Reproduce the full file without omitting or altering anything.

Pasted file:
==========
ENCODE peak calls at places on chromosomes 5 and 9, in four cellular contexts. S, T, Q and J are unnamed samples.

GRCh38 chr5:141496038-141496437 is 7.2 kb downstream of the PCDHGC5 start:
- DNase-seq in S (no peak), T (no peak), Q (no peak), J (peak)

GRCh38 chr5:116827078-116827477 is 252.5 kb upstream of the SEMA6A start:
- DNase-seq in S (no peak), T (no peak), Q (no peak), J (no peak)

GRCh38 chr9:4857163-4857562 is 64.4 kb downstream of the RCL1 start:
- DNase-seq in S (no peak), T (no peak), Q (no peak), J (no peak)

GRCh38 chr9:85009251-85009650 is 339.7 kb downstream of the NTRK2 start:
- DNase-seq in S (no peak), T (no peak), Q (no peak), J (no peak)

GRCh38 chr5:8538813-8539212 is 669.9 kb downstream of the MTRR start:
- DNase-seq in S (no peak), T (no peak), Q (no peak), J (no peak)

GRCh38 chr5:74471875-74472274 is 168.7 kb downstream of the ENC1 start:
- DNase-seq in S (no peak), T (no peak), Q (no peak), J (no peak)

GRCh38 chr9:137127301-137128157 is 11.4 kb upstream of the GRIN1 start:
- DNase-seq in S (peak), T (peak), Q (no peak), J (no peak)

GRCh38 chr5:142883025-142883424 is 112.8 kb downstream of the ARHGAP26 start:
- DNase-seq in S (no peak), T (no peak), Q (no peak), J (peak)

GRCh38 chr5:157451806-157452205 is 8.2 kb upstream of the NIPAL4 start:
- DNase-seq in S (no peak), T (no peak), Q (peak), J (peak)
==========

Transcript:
ENCODE peak calls at places on chromosomes 5 and 9, in four cellular contexts. S, T, Q and J are unnamed samples.

GRCh38 chr5:141496038-141496437 is 7.2 kb downstream of the PCDHGC5 start:
- DNase-seq in S (no peak), T (no peak), Q (no peak), J (peak)

GRCh38 chr5:116827078-116827477 is 252.5 kb upstream of the SEMA6A start:
- DNase-seq in S (no peak), T (no peak), Q (no peak), J (no peak)

GRCh38 chr9:4857163-4857562 is 64.4 kb downstream of the RCL1 start:
- DNase-seq in S (no peak), T (no peak), Q (no peak), J (no peak)

GRCh38 chr9:85009251-85009650 is 339.7 kb downstream of the NTRK2 start:
- DNase-seq in S (no peak), T (no peak), Q (no peak), J (no peak)

GRCh38 chr5:8538813-8539212 is 669.9 kb downstream of the MTRR start:
- DNase-seq in S (no peak), T (no peak), Q (no peak), J (no peak)

GRCh38 chr5:74471875-74472274 is 168.7 kb downstream of the ENC1 start:
- DNase-seq in S (no peak), T (no peak), Q (no peak), J (no peak)

GRCh38 chr9:137127301-137128157 is 11.4 kb upstream of the GRIN1 start:
- DNase-seq in S (peak), T (peak), Q (no peak), J (no peak)

GRCh38 chr5:142883025-142883424 is 112.8 kb downstream of the ARHGAP26 start:
- DNase-seq in S (no peak), T (no peak), Q (no peak), J (peak)

GRCh38 chr5:157451806-157452205 is 8.2 kb upstream of the NIPAL4 start:
- DNase-seq in S (no peak), T (no peak), Q (peak), J (peak)